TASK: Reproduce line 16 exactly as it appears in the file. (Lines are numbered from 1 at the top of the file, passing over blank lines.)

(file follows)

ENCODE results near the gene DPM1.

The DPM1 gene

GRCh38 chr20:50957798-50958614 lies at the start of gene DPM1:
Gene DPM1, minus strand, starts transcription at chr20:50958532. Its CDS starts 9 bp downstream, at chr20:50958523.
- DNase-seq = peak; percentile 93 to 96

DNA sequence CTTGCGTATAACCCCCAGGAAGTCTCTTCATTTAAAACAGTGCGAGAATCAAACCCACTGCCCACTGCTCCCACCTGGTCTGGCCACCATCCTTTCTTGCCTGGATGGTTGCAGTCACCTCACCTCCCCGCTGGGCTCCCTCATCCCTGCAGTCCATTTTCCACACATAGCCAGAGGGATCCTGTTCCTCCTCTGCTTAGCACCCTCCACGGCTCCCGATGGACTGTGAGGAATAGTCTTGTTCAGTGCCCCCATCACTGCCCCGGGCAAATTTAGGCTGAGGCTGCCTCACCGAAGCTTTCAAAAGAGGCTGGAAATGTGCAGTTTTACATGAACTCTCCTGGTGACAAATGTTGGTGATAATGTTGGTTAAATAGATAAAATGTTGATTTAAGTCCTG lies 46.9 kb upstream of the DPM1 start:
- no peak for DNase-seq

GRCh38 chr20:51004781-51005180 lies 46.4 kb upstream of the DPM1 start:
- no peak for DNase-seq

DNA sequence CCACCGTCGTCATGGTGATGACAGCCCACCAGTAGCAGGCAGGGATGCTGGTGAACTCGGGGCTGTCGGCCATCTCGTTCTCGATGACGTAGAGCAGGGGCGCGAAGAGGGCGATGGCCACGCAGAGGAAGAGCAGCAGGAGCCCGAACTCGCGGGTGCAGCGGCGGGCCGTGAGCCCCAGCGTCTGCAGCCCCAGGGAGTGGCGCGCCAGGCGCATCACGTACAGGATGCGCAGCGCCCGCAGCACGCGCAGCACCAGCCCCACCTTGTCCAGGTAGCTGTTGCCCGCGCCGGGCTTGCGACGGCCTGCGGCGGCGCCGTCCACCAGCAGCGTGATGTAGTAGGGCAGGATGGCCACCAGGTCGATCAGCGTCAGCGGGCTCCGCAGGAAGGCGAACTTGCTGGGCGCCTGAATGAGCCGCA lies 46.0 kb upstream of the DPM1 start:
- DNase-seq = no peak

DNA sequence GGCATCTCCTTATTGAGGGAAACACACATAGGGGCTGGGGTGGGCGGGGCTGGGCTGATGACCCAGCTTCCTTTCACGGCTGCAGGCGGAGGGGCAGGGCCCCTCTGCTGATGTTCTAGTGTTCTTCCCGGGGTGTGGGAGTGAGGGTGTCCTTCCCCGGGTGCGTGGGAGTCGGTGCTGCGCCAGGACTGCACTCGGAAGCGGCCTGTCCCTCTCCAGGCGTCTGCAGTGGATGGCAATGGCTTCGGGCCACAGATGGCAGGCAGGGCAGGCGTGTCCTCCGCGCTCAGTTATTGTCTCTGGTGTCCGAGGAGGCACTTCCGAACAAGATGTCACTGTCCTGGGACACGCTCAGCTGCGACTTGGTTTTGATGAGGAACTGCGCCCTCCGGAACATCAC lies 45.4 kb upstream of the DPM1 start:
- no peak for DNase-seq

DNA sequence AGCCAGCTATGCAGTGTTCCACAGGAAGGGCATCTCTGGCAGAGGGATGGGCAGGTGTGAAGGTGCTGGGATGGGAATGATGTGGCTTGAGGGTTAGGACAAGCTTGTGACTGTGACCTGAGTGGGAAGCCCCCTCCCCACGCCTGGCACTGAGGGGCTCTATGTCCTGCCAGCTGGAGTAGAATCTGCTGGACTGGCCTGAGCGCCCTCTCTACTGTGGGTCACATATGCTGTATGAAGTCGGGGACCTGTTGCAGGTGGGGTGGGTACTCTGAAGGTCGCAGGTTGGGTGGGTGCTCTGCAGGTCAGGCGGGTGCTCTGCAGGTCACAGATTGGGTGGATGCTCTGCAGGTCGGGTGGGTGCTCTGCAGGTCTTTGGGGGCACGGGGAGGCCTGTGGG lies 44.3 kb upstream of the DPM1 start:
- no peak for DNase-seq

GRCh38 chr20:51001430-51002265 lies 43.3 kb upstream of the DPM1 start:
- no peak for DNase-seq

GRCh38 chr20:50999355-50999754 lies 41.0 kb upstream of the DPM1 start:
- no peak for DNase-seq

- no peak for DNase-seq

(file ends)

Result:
GRCh38 chr20:51001430-51002265 lies 43.3 kb upstream of the DPM1 start: